The 173rd Airborne Brigade became subordinate to the Joint Special Operations Task Force-North (JSOTF-North) which marked the first in the integration of special and conventional forces during OIF. As the brigade prepared to jump, a small drop zone support team of Army and Air Force personnel moved forward separately to link up with SOF soldiers already on the ground in the vicinity of Bashur along with elements of the 74th Long Range Surveillance Detachment (LRSD) and Air Force tactical air controller in Constanta, Romania.

At 8:00 PM local time on 26 March 2003, five C-17s dropped 10 heavy drop platforms of vehicles and equipment. At 8:10 PM, 964 soldiers, including the brigade commander, Colonel William Mayville exited in 58 seconds. Only 32 jumpers did not make it out of the aircraft. The bulk of the airborne force came from the 1-508th Infantry Battalion (Airborne), led by Lieutenant Colonel Harry D. Tunnell, and the 2-503 Infantry Battalion (Airborne), led by Lieutenant Colonel Dominic Caraccilo. The 1-508 main effort had the mission to secure the southeast side of the Bashur Airfield and prepare the runway to receive C-17s within 6 hours of landing. The 2-503 would secure the northeast side of the objective. The remainder of the brigade combat team (BCT) included field artillery, Battery D, 319th Airborne Field Artillery Regiment, combat engineers, Stinger air defenders, from 173rd Combat Support Company (CSC), 74th LRSD, medics from the 401st Forward Support Company (FSC), a surgical team from the 250th Medical Detachment (Forward Surgical Team), Operational Detachment Alpha (-), 2nd Battalion, 10th Special Forces Group, a public affairs officer on loan from the JSOTF-North, and U.S. Air Force airmen from the 86th Expeditionary Contingency Response Group and 4th Air Support Operations Squadron (-) (ASOS). 19 soldiers were injured during the jump, with four requiring evacuation back to Italy due to broken bones and joint dislocations.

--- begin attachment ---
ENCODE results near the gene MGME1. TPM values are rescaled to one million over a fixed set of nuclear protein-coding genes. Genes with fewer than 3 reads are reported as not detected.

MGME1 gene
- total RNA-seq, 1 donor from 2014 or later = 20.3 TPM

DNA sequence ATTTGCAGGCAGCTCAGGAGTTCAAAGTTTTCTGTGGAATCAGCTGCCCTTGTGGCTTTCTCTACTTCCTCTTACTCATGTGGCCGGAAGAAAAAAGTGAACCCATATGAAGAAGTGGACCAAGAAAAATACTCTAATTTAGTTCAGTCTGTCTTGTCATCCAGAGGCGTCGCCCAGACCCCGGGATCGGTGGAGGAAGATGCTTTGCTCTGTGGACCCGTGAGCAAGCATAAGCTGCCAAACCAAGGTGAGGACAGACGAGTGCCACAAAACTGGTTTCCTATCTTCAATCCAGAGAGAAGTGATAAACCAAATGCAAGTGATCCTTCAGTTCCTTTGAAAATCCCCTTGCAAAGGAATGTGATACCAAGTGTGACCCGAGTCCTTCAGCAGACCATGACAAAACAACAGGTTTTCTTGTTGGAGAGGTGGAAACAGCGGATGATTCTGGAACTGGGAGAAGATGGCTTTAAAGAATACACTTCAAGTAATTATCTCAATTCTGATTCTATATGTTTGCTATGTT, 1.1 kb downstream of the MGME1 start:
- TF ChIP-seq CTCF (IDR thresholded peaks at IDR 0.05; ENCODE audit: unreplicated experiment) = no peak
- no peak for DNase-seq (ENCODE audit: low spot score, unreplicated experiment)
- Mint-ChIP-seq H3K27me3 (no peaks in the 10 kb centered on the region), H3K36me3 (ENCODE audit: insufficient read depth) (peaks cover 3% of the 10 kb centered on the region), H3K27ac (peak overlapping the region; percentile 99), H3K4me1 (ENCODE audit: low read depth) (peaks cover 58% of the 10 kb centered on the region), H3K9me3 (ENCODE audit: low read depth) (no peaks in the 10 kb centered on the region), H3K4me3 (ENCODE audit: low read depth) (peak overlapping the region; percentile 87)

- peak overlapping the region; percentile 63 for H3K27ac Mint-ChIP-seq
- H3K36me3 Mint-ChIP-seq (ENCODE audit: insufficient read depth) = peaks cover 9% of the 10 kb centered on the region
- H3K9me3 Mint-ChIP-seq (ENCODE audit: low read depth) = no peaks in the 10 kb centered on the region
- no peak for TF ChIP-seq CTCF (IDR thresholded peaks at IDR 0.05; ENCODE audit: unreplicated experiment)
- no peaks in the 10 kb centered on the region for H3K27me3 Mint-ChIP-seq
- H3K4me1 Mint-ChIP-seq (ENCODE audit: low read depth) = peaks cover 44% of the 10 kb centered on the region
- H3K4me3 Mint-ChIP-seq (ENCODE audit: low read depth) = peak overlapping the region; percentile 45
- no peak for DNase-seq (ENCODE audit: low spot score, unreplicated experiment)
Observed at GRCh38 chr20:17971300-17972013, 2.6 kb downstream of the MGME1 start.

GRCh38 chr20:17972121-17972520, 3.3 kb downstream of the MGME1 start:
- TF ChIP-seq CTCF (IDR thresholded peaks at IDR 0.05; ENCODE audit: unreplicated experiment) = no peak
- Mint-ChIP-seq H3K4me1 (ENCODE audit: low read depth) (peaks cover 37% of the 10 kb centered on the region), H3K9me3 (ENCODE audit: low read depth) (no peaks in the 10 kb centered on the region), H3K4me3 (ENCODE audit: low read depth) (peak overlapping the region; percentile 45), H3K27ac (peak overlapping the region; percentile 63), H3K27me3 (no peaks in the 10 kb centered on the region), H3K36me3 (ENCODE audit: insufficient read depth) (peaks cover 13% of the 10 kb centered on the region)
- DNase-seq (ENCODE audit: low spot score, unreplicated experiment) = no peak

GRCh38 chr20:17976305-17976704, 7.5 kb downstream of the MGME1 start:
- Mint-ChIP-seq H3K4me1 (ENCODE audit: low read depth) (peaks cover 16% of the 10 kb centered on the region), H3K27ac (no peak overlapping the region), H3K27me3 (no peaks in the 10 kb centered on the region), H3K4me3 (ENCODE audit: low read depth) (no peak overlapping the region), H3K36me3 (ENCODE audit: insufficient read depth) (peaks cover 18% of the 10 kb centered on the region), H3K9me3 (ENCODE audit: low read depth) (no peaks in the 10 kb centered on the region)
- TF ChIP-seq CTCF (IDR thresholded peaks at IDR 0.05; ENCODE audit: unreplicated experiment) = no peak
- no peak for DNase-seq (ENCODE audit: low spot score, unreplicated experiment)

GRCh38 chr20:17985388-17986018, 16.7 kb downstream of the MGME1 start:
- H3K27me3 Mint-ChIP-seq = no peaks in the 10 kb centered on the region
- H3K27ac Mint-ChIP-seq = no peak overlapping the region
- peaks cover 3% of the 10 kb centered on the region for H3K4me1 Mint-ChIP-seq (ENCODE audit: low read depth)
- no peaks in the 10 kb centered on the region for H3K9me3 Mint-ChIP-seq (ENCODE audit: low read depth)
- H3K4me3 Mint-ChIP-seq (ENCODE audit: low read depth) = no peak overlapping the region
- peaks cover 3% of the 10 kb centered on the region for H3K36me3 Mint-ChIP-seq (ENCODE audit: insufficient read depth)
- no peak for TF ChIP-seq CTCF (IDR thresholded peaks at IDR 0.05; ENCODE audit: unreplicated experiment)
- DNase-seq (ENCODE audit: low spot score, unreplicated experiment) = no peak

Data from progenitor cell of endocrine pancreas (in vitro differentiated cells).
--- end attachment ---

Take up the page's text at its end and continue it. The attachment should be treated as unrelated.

With the ground and airfield secured, the rest of the brigade closed quickly. In the days following the jump, 12 C-17s landed per day, bringing in another 1,200 soldiers and vehicles from the brigade's assigned and attached units. Within 96-hours, 2,160 soldiers and 381 pieces of equipment was moved from Aviano Air Base, Italy to Bashur Airfield, Iraq, led by the 62nd and 446th Airlift Wings from McChord Air Force Base, Washington and 437th Airlift Wing and 315th Reserve Airlift Wing from Charleston Air Force Base, South Carolina.[11] Task Force 1-63 Armor flew in on additional 27 C-17 sorties. Although the 173rd played a crucial strategic role by establishing a significant conventional presence in northern Iraq, it did not engage in significant combat operations prior to the end of major combat operations. The brigade first saw action when it moved on Kirkuk on 10 April 2003, following the JSOTF-North's successful efforts to evict the Iraqi Republican Guard and Regular Army from the city. Once in Kirkuk, the 173rd was vital in establishing a secure environment for follow-on stability operations.[12][13]

Operation Enduring Freedom[edit]